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  • The Women Who Danced for a Living:Exploring Taxi Dancers’ Childhood in Chicago’s Polish American Communities, 1920–1926
  • Angela I. Fritz (bio)

On 11 March 1926, Mary Selinski, a sixteen-year-old taxi dancer who worked at the New Majestic Dancing Academy, was arrested after Chicago police raided her apartment.1 While the youth awaited a hearing, a worker from the Juvenile Protective Association (JPA) arranged a home visit to investigate her parents on behalf of the court. Selinski’s parents, who had emigrated from Poland in the 1890s, lived on the third floor of a tenement building in Chicago’s Logan Square area, a workingclass community on Chicago’s northwest side. In a report on the family’s home conditions, the JPA officer described her conversation with Mary’s mother as strained because of Mrs. Selinski’s broken English. The meeting was further complicated by the woman’s fear of disturbing her fifty-nine-year-old husband, Alexander, who worked as a night watchman at the nearby Deering Harvester Works. Mary’s mother sought to avoid confrontation with her husband, whom she described “as drunk most of the time,” insisting that they speak in the kitchen in whispers.

Mrs. Selinski explained that Mary was the youngest of four children. George, the oldest son, had recently left home due to a turbulent relationship with his father. Her other children, Joe, age nineteen, and Anna, age eighteen, both had jobs and were contributing substantial financial support to the family. Her youngest daughter, Mary, had left school at fourteen. Mary had then used her sister’s work certificate to secure employment at the Chicago Telephone Company, where she had been working as a longdistance operator for a year and a half. Despite having steady work, she left home in early January 1926 because, as her mother explained, “her father in a drunken fury had driven her away.” [End Page 247]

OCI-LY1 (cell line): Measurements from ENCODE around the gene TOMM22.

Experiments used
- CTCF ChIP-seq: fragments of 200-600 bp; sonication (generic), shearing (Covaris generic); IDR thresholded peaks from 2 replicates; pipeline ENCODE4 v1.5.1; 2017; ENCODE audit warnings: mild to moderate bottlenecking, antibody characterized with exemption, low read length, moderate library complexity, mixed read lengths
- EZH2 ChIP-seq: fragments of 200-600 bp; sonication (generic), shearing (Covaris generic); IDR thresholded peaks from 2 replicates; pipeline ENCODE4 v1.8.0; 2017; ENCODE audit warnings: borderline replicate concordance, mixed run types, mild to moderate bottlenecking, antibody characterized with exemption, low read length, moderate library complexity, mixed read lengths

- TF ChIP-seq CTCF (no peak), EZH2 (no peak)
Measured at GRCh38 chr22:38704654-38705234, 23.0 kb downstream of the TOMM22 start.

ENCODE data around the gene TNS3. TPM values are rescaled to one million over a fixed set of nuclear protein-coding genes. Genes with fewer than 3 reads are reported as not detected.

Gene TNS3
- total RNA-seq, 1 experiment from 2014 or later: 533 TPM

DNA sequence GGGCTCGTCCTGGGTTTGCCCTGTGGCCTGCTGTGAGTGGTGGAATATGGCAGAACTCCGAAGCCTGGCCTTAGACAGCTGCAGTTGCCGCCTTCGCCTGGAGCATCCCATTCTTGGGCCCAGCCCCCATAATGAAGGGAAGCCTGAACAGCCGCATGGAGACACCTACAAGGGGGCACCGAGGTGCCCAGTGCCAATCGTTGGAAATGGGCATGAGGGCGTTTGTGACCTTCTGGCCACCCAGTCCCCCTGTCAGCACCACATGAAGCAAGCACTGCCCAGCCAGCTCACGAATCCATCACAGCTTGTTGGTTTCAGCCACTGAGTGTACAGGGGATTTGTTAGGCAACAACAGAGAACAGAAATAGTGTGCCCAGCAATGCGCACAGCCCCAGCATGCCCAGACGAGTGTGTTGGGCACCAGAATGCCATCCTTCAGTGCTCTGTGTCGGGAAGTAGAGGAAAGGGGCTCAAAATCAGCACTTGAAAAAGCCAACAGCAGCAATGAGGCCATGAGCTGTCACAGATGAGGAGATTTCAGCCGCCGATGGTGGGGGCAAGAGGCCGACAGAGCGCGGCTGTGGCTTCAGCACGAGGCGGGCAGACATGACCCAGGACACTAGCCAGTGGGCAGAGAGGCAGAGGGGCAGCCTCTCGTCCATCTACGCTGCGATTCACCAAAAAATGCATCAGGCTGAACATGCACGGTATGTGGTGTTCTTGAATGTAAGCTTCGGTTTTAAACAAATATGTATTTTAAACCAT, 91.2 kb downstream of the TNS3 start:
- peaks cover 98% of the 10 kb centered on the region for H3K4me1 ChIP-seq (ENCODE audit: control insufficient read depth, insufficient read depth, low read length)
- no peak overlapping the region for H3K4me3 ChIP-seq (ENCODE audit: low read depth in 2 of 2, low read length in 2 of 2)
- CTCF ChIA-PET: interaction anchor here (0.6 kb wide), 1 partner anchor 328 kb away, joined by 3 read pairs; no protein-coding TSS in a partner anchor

After moving out of her family home, Mary began working as a “taxi dancer” to supplement her wages. Additional work made it possible for her to live independently from her family and escape an abusive father. Mary rented an apartment in one of Chicago’s rooming-house districts with three other taxi dancers. The women’s apartment had been searched by the JPA and later raided by the police, who had received an anonymous tip. Mary and her roommates were arrested. Although there were no clear charges and her roommates were later released, Selinski tested positive for syphilis after the court’s mandatory venereal disease exam. She was sent to Lawndale Hospital, where she received medical treatment and awaited her pending court appearance. The JPA officer told Mrs. Selinski that her daughter was in the hospital with “a venereal infection.” Until her age could be verified, the officer explained, she would be transferred to one of Chicago’s juvenile detention homes.

Mary Selinski’s story shares several common elements with many of the biographical fragments contained in sociologist Paul G. Cressey’s research files. A graduate student at the University of Chicago’s School of Sociology, Cressey frequented Chicago’s taxi dance halls over the course of two years.2 His research was published in 1932 as The Taxi-Dance Hall: A Sociological Study in Commercialized Recreation and City Life. Cressey identified the taxi dance hall as one of at least fourteen different types of public dancing establishments that had emerged in the city of Chicago during the 1920s. Taxi dance halls, or “closed dance halls,” were unregulated commercial dance venues where women contracted their services for a commission as dance instructors to a male-only clientele.3 [End Page 248] Taxi dance halls were often concealed on the upper floors of buildings and advertised as “dancing schools” or “dancing academies.”4

From 1926 to 1928, Cressey immersed himself in these “hidden halls” as he purchased dances, engaged in conversations, and documented the life stories of many taxi dancers. Piecing together these life histories not only gives one a sense of the variety and scope of taxi dancers’ experiences but also explains some of the circumstances that led them to Chicago’s taxi dance halls. Although Chicago’s taxi dancers represented...


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pp. 247-271
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